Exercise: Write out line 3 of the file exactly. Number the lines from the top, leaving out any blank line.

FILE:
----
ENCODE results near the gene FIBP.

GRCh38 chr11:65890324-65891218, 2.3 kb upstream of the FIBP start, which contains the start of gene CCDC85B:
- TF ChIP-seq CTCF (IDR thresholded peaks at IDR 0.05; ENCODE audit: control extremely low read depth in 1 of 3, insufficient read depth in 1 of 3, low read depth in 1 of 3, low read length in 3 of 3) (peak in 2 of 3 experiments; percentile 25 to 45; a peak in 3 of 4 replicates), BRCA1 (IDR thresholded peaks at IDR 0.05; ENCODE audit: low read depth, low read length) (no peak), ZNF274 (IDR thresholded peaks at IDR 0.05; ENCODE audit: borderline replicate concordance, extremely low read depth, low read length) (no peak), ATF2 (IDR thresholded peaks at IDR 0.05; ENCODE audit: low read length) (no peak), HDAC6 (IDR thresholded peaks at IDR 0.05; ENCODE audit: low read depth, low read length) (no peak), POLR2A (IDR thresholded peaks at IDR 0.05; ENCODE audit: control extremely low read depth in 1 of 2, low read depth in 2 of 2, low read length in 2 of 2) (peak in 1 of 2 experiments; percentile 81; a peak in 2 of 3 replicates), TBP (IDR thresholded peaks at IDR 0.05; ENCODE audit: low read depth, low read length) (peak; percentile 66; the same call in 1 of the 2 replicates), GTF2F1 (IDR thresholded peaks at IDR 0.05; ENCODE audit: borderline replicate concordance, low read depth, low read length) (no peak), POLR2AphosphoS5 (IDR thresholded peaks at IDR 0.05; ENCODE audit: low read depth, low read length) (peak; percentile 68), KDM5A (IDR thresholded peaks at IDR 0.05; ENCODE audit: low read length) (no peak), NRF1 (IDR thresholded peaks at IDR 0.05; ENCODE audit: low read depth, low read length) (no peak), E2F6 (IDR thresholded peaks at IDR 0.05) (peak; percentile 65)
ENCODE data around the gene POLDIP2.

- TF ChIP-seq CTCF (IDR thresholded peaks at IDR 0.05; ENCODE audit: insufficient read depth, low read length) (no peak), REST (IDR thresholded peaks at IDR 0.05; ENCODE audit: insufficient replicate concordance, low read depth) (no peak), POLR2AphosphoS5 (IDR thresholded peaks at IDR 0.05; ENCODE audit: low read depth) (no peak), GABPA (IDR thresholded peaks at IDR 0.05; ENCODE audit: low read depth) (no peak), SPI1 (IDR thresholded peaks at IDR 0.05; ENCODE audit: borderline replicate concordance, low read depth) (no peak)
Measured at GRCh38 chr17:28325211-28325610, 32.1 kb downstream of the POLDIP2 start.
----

- TF ChIP-seq CTCF (IDR thresholded peaks at IDR 0.05; ENCODE audit: control extremely low read depth in 1 of 3, insufficient read depth in 1 of 3, low read depth in 1 of 3, low read length in 3 of 3) (peak in 2 of 3 experiments; percentile 25 to 45; a peak in 3 of 4 replicates), BRCA1 (IDR thresholded peaks at IDR 0.05; ENCODE audit: low read depth, low read length) (no peak), ZNF274 (IDR thresholded peaks at IDR 0.05; ENCODE audit: borderline replicate concordance, extremely low read depth, low read length) (no peak), ATF2 (IDR thresholded peaks at IDR 0.05; ENCODE audit: low read length) (no peak), HDAC6 (IDR thresholded peaks at IDR 0.05; ENCODE audit: low read depth, low read length) (no peak), POLR2A (IDR thresholded peaks at IDR 0.05; ENCODE audit: control extremely low read depth in 1 of 2, low read depth in 2 of 2, low read length in 2 of 2) (peak in 1 of 2 experiments; percentile 81; a peak in 2 of 3 replicates), TBP (IDR thresholded peaks at IDR 0.05; ENCODE audit: low read depth, low read length) (peak; percentile 66; the same call in 1 of the 2 replicates), GTF2F1 (IDR thresholded peaks at IDR 0.05; ENCODE audit: borderline replicate concordance, low read depth, low read length) (no peak), POLR2AphosphoS5 (IDR thresholded peaks at IDR 0.05; ENCODE audit: low read depth, low read length) (peak; percentile 68), KDM5A (IDR thresholded peaks at IDR 0.05; ENCODE audit: low read length) (no peak), NRF1 (IDR thresholded peaks at IDR 0.05; ENCODE audit: low read depth, low read length) (no peak), E2F6 (IDR thresholded peaks at IDR 0.05) (peak; percentile 65)